Pinto’s ghost is never seen but his sister, Ione, gives off an otherworldly vibe throughout the episode. Dressed in a cloak like a character from a fairy tale, it’s almost like the wind carries her out of the saloon as she haunts Conny in her own way, as a reminder of her brother’s death. Mrs. O’Brian fulfils a similar role in the Bonanza episode, “Twilight Town,” (the episode title drawing to mind The Twilight Zone). Dressed in black, the colour used to designate villains in Westerns (The Twilight Zone both commits this trope in “Denton” and calls it out in the meta episode, “The Showdown of Rance McGrew”), the truth is Mrs. O’Brian’s in mourning and the only person in Martinville who tries to warn Little Joe to leave. Having stumbled into the ghost town and having his horse gets stolen, Little Joe wakes up to find the town fully populated with folks who want to nurse him back to health. Their motives, however, are far from selfless. Later, when Pa and Little Joe’s brothers find him again, the town is deserted, but there’s a legend that checks out with all that Little Joe has seen.

Unsure how to make his family believe him, Pa decides to give Little Joe some advice: “Son, when a man knows something, deep down in his heart. When he really knows, he doesn’t have to argue about it. Doesn’t have to prove it. Just knowing, that’s enough.” We see Little Joe take this advice to heart when he finds the sheriff’s star on his belt and, instead of using it as proof, tosses it onto the ground behind him. Later in season five Hoss runs into a little green man trying to escape a bear in “Hoss and the Leprechauns.” Told by a professor that the man was a leprechaun, Hoss’ discovery sets-off a gold rush in a town of people trying to find and capture leprechauns for their stash. Pa doesn’t give Hoss the same advice he gave Little Joe but, while everyone else is searching for the money, Hoss looks for the leprechaun to prove he’s been telling the truth. “Twilight Town” never answers the question of the ghost town, but the leprechauns in “Hoss and the Leprechauns” are men that have been wrongly maligned for being short.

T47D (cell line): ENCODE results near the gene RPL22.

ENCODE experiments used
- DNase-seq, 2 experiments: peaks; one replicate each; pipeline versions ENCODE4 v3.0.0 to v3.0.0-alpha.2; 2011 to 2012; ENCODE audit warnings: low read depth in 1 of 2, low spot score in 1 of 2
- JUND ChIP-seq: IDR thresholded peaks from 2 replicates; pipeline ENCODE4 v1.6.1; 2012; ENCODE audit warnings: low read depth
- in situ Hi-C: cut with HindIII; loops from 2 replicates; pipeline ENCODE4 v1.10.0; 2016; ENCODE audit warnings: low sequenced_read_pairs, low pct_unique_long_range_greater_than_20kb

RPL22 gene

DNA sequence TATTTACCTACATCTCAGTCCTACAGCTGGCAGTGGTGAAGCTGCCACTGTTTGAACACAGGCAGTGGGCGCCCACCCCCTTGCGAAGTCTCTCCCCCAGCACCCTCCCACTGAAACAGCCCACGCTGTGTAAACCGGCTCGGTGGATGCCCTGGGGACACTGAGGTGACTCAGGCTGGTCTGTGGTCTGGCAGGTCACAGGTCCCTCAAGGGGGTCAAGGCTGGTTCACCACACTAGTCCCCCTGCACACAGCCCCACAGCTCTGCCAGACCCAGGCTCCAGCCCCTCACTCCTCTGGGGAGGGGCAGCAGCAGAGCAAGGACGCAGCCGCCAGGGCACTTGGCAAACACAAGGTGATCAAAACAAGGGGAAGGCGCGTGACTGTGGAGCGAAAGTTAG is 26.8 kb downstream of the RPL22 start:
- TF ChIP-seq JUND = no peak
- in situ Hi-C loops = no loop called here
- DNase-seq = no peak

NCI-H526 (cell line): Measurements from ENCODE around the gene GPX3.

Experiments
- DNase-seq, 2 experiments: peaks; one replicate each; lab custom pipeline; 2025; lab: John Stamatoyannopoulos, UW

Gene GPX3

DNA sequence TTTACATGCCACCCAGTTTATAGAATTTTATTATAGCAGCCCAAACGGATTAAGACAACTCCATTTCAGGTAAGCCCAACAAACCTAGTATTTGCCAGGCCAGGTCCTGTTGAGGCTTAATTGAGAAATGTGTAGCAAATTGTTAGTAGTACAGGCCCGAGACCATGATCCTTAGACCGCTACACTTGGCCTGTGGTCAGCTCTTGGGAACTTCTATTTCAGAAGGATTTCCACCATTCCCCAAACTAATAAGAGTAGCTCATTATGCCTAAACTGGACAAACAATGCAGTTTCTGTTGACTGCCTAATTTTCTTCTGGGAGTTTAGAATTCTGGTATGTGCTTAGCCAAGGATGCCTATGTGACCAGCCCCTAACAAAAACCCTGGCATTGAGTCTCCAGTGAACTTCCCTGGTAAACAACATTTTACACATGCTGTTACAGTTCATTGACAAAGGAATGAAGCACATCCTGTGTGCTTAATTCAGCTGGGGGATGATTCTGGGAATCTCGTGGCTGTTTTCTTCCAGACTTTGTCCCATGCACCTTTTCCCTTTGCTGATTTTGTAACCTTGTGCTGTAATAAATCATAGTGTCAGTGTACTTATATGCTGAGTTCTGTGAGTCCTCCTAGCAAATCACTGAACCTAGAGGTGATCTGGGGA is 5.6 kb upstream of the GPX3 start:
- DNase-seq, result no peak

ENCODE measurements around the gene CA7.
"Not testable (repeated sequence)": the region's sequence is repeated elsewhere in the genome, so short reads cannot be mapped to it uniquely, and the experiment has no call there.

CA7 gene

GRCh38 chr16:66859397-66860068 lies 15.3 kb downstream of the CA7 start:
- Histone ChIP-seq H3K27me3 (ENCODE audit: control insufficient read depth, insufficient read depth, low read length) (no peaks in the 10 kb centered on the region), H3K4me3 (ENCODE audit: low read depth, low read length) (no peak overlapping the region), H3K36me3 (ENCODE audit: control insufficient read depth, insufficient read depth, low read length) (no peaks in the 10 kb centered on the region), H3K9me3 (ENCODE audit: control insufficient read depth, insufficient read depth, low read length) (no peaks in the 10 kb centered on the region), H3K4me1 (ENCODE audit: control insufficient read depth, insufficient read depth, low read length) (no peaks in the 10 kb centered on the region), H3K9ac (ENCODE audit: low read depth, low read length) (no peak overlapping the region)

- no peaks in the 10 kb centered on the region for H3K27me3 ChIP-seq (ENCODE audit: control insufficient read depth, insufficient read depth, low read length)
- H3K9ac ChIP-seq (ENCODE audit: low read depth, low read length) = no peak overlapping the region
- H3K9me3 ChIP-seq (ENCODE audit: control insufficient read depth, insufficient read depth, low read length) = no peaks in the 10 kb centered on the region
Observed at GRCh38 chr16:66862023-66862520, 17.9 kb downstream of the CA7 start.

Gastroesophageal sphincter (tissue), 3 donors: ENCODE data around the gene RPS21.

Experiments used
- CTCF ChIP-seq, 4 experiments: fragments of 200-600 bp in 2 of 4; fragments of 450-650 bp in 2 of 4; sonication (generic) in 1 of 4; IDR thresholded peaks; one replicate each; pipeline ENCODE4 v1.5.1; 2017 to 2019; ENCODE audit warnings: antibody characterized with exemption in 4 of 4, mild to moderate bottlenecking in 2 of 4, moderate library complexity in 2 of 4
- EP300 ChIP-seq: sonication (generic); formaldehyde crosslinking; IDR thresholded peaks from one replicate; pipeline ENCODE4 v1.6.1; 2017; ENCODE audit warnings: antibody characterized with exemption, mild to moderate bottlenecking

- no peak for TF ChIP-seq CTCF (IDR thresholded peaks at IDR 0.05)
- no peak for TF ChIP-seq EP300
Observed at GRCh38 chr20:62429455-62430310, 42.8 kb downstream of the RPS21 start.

Most of the time Bonanza played it straight, but other westerns dealt with fantasy all the time. The Wild West saw Secret Service agents operating in the Wild West for President Grant, pulling gun parts out of shoe heels and generally showing up well-equipped with gadgets and disguises. Firefly built a cult following around space cowboys. The Adventures of Brisco County, Jr. gave the lovable Bruce Campbell orbs to contend with while tracking down the thirteen outlaws who played a part in his father’s death.

Animation got into the fantasy western business, too. Wild West C.O.W.-Boys of Moo Mesa put the “cow” in “cowboys,” while Bravestarr followed a Native American marshal with spirit animal powers (both Marshal Moo Montana and Marshal Bravestarr were voiced by Pat Fraley). DC Comics dabbled in weird westerns with episodes like Justice League’s “The Once and Future Thing, Part 1: Weird Western Tales” and Batman: The Animated Series’ “Showdown.” The ’60s brought a Lone Ranger cartoon, and from Japan, you have the Japanese-American series The Adventures of the Galaxy Raiders and anime like Cowboy Bebop, Trigun, and Outlaw Star. Plenty of westerns exist that don’t incorporate fantasy but there’s something special about the ones that do. westerns deal with the familiar – it’s how you get so many iconic images – but magic shakes things up and makes the impossible viable. As long as you’re wearing a Stetson and a holster, the frontier is your oyster. There’s no place (or time) you can’t travel towards.